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How the Coronavirus Affects Continuing Disability Reviews (CDRs) in Michigan

When you’re receiving Social Security Disability benefits, the government will occasionally check to see if your health problems remain severe enough that you still can’t work.

It’s called a continuing disability review (CDR).

Like many things, the coronavirus (COVID-19) pandemic changed how the Social Security Administration (SSA) handles CDRs:

  • Social Security put all CDRs on hold soon after the disease began spreading in the United States.
  • Several months in the pandemic, Social Security began conducting the reviews again.

So if your disability benefits are up for review, you need to be ready for this process.

And you need to protect your right to disability benefits if you remain unable to work because of bad health.

An experienced Social Security Disability lawyer like those at Levine Benjamin Law Firm could help you.

It’s hard to keep up with constantly changing procedures, like we’ve seen in the COVID-19 pandemic.

But one thing hasn’t changed: Levine Benjamin disability attorneys continue fighting for people to get the disability income they need, just like we have for the last 57 years.

In Detroit, Toledo, Flint, Lansing, Grand Rapids and all across Michigan: From applying to appealing, we help you every step of the way.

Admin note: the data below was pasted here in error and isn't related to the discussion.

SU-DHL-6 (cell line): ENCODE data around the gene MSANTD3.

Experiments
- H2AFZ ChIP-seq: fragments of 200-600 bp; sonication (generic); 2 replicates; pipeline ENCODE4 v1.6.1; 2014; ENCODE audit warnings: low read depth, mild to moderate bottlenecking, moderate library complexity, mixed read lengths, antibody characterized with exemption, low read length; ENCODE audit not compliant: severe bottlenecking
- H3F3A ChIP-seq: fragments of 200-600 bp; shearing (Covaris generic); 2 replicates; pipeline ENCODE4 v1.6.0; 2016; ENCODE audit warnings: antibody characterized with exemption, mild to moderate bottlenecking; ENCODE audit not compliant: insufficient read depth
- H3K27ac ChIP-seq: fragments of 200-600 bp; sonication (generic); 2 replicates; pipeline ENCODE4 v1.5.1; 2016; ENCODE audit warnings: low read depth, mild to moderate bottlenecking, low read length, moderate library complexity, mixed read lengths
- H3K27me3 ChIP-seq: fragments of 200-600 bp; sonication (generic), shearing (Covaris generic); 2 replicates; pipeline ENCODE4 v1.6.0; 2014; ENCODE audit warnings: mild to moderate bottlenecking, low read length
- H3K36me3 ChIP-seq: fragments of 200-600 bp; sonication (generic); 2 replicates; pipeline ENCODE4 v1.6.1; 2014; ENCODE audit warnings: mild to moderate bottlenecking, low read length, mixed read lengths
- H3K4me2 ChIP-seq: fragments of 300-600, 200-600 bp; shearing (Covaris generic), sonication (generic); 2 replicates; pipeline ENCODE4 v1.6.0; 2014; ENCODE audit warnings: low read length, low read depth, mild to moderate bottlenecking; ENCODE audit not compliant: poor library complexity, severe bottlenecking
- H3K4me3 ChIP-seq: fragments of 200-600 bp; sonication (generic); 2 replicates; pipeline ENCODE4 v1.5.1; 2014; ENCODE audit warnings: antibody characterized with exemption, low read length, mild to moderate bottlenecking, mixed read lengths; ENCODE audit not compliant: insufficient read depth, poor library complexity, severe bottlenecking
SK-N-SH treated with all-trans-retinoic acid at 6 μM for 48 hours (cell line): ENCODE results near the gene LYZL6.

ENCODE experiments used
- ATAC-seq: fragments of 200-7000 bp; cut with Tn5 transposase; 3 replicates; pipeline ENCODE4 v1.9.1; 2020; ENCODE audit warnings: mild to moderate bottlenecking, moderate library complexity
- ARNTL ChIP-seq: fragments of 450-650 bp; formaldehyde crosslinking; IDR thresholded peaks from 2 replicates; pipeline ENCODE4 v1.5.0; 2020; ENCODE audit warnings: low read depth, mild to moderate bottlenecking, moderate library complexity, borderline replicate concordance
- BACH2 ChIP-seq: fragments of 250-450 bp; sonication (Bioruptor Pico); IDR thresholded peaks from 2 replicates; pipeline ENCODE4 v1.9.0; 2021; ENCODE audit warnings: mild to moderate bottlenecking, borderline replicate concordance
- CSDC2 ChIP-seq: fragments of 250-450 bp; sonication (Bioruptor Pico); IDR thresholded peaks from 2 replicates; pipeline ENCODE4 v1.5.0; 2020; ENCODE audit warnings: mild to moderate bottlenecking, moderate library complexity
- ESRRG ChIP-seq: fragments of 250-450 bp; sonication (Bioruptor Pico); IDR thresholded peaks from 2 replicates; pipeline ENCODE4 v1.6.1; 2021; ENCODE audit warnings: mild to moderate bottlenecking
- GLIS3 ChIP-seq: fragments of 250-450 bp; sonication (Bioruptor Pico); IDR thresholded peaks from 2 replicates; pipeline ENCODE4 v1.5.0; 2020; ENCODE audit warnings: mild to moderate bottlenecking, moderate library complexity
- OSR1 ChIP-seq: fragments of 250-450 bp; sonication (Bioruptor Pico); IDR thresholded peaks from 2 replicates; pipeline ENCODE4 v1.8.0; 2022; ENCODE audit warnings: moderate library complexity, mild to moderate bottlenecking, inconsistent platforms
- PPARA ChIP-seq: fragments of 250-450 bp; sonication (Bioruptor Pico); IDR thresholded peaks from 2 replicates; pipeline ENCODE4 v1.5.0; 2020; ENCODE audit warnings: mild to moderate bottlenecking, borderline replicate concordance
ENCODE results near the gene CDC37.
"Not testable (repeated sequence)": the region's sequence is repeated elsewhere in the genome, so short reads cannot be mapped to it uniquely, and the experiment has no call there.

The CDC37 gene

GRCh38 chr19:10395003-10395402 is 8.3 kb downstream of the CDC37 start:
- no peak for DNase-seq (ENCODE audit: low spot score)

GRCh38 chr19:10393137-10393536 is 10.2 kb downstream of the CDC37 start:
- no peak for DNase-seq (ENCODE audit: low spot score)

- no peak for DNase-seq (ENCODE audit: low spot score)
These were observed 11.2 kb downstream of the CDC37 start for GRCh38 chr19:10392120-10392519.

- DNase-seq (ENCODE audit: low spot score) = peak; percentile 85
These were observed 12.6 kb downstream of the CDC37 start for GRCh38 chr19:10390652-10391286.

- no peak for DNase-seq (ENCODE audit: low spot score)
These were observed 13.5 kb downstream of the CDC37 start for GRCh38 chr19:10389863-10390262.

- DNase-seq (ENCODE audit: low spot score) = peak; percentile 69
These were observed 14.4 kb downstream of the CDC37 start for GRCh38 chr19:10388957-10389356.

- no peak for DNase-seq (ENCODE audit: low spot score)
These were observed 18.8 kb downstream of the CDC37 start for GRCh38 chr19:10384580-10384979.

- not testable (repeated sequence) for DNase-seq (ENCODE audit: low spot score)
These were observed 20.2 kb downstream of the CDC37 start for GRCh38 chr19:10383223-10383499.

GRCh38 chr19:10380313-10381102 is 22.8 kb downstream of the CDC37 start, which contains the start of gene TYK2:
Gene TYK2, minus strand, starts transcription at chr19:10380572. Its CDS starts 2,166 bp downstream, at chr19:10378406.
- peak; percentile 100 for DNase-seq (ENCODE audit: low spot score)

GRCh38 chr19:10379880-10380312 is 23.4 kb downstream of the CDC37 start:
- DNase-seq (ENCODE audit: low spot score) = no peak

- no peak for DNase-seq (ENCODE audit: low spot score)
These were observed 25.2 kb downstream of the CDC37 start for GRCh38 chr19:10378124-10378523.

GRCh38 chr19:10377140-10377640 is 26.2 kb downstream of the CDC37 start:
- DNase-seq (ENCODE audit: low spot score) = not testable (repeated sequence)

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What Happens in a Social Security Disability Continuing Disability Review (CDR)

These are basic facts to know about CDRs:

    • They happen every three to seven years.

 

  • The type of medical impairment you have and prospects for recovery may determine if your review happens sooner or later.
  • Some clearly long-term serious health problems might mean you can go longer than seven years without a review.
  • If you’re over 50, you may have reviews less frequently.
  • In the review process, you’ll fill out forms updating Social Security on your impairments.
  • If you receive Supplemental Security Income (SSI), the review also involves checking up on your income, financial resources and living situation.
  • Children who receive SSI will have reviews at least once every three years.

Generally, the continuing disability review process will be easier than when you first applied for Social Security Disability.

Most people pass these checks.

If you have a question about your disability review, you can check with our disability law firm.

We’ll provide an initial consultation for free.

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How Else Has the COVID-19 Pandemic Affected Social Security Disability Benefits?

Besides the pause in continuing disability reviews, the coronavirus spread has caused other changes in the Social Security Disability process:

If you have other questions about how the pandemic has impacted the way Social Security Disability functions, our disability law firm collected answers to more COVID questions on this page.

Applying, appealing or defending your disability review, even in unusual circumstances, our lawyers know how to present the information you need to Social Security—so you get the right result for you.

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